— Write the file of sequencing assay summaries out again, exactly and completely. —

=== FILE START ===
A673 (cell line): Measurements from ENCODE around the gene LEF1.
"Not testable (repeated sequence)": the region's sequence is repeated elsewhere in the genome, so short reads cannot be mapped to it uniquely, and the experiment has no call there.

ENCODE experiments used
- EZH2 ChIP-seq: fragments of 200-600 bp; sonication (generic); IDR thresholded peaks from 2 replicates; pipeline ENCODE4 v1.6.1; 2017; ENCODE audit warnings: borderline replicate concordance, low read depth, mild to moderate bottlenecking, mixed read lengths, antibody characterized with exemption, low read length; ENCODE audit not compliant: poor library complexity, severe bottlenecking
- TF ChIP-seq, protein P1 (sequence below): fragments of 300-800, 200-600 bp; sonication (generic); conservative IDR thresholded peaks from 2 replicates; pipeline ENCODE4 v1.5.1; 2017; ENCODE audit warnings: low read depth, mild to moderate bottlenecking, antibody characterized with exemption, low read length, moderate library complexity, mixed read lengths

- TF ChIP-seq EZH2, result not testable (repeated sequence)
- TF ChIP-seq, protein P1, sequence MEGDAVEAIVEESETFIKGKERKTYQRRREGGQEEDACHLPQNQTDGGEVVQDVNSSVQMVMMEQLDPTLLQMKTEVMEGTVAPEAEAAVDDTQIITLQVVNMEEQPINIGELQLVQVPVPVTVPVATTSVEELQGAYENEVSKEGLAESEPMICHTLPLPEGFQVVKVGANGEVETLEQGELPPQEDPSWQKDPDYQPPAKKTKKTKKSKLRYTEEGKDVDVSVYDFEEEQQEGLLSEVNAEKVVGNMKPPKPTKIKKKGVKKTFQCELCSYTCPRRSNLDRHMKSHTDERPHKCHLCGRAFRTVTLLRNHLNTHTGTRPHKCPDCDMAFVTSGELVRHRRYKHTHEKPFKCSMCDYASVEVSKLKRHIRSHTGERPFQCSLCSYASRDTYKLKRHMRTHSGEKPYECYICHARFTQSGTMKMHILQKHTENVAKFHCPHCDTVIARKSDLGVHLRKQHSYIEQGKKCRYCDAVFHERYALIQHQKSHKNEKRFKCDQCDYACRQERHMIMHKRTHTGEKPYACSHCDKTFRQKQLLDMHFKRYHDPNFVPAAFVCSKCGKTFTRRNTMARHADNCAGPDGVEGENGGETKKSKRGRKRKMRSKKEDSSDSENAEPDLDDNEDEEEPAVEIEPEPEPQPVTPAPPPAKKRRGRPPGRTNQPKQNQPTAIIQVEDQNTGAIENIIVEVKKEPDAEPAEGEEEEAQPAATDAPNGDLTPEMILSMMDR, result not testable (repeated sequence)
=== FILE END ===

A673 (cell line): Measurements from ENCODE around the gene LEF1.
"Not testable (repeated sequence)": the region's sequence is repeated elsewhere in the genome, so short reads cannot be mapped to it uniquely, and the experiment has no call there.

ENCODE experiments used
- EZH2 ChIP-seq: fragments of 200-600 bp; sonication (generic); IDR thresholded peaks from 2 replicates; pipeline ENCODE4 v1.6.1; 2017; ENCODE audit warnings: borderline replicate concordance, low read depth, mild to moderate bottlenecking, mixed read lengths, antibody characterized with exemption, low read length; ENCODE audit not compliant: poor library complexity, severe bottlenecking
- TF ChIP-seq, protein P1 (sequence below): fragments of 300-800, 200-600 bp; sonication (generic); conservative IDR thresholded peaks from 2 replicates; pipeline ENCODE4 v1.5.1; 2017; ENCODE audit warnings: low read depth, mild to moderate bottlenecking, antibody characterized with exemption, low read length, moderate library complexity, mixed read lengths

- TF ChIP-seq EZH2, result not testable (repeated sequence)
- TF ChIP-seq, protein P1, sequence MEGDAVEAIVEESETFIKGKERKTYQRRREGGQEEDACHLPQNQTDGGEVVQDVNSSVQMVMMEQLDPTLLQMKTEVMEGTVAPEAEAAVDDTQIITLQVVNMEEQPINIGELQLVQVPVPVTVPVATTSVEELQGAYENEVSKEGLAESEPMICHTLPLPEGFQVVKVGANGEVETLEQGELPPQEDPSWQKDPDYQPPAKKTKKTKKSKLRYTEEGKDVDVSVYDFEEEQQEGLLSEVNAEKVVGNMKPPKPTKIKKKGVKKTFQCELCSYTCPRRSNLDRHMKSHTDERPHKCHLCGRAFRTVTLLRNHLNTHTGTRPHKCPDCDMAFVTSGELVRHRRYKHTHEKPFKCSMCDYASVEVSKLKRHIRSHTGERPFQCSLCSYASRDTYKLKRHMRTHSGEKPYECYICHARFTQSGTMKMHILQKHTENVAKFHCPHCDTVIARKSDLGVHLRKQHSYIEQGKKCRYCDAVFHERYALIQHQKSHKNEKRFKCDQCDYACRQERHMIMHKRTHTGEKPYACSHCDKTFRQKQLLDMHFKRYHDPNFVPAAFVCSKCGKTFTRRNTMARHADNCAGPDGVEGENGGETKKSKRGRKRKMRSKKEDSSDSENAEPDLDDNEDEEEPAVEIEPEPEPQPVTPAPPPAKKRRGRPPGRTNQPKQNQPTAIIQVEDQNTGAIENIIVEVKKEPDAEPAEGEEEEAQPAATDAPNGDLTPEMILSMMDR, result not testable (repeated sequence)